|Publication number||US4089099 A|
|Application number||US 05/812,200|
|Publication date||May 16, 1978|
|Filing date||Jul 1, 1977|
|Priority date||Jul 30, 1976|
|Also published as||CA1052139A, CA1052139A1, DE2714504A1|
|Publication number||05812200, 812200, US 4089099 A, US 4089099A, US-A-4089099, US4089099 A, US4089099A|
|Original Assignee||Itw De France, S.A.|
|Export Citation||BiBTeX, EndNote, RefMan|
|Patent Citations (2), Referenced by (32), Classifications (25)|
|External Links: USPTO, USPTO Assignment, Espacenet|
The present invention relates generally to an improved automatic tool for rapidly setting rivets or like fasteners of the expansion type, used for example for joining sheet metal.
More particularly, plastic fasteners offer the advantage of being able to be supplied in the form of a strip bearing a multiplicity of fasteners which are joined together or fixed by means of glue or adhesive and which advance stepwise and are detached as they are being set.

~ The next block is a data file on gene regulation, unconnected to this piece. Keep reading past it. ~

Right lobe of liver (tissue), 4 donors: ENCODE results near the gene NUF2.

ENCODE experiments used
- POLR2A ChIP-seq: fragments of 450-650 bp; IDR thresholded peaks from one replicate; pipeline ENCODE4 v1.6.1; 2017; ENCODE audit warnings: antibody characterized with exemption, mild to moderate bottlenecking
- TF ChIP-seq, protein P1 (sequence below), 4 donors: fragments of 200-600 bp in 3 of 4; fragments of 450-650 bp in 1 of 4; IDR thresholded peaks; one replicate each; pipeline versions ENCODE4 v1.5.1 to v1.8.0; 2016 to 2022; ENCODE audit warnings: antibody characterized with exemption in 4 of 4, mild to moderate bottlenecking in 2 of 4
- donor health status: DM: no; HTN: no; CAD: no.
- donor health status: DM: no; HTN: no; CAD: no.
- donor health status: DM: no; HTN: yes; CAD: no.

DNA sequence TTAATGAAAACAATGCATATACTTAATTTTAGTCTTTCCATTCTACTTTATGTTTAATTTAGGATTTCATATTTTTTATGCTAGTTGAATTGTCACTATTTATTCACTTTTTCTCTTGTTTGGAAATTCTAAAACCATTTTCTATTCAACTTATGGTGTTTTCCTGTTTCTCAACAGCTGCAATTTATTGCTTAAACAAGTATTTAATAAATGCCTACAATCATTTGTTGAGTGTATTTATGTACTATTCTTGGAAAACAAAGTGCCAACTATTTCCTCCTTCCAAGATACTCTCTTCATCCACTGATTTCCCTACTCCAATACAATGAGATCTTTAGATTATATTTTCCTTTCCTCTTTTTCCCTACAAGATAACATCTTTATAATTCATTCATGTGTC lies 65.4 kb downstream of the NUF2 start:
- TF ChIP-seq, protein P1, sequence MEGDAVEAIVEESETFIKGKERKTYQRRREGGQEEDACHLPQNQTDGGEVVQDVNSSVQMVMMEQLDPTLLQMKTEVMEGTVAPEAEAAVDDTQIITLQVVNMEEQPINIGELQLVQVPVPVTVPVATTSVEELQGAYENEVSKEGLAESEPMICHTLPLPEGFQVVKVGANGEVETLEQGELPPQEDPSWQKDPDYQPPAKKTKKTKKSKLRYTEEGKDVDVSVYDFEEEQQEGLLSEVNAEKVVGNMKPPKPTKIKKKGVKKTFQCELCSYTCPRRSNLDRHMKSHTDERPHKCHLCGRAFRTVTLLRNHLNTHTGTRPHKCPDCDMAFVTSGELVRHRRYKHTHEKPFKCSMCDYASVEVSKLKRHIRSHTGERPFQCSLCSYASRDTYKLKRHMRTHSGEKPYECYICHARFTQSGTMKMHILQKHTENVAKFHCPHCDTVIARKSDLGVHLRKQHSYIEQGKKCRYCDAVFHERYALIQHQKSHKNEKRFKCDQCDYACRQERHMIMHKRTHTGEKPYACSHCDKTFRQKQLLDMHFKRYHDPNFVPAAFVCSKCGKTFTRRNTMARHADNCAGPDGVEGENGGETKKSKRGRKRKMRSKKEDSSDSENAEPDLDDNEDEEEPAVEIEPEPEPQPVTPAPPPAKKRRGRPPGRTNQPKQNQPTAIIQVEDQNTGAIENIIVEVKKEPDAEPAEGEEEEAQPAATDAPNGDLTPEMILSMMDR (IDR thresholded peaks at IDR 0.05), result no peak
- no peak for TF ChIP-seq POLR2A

Prior art pneumatic, mechanical or manual riveting machines all have disadvantages to a lesser or greater degree.
Pneumatically operated riveters, for instance, have the drawback of being heavy and bulky and of being dependent on a compressed-air station and, in many forms of application, on a vibrating bowl. They further require a fixed work station on the production line, which is an additional disadvantage. Lastly, a machine of this kind is very costly because of its highly complex construction.
Currently available automatic manual riveters have the following two major disadvantages:
Firstly, with such machines the riverts are usually positioned by a metallic locator, and this is moreover effected in the absence of any visibility, thereby frequently damaging the paintwork or the decorative surface of the items to be joined because of scratches or scoring caused by said locator. In addition, lateral or vertical spring effects frequently occur, thereby often jamming or damaging the rivets in the machine and causing loss of time and a loss of parts.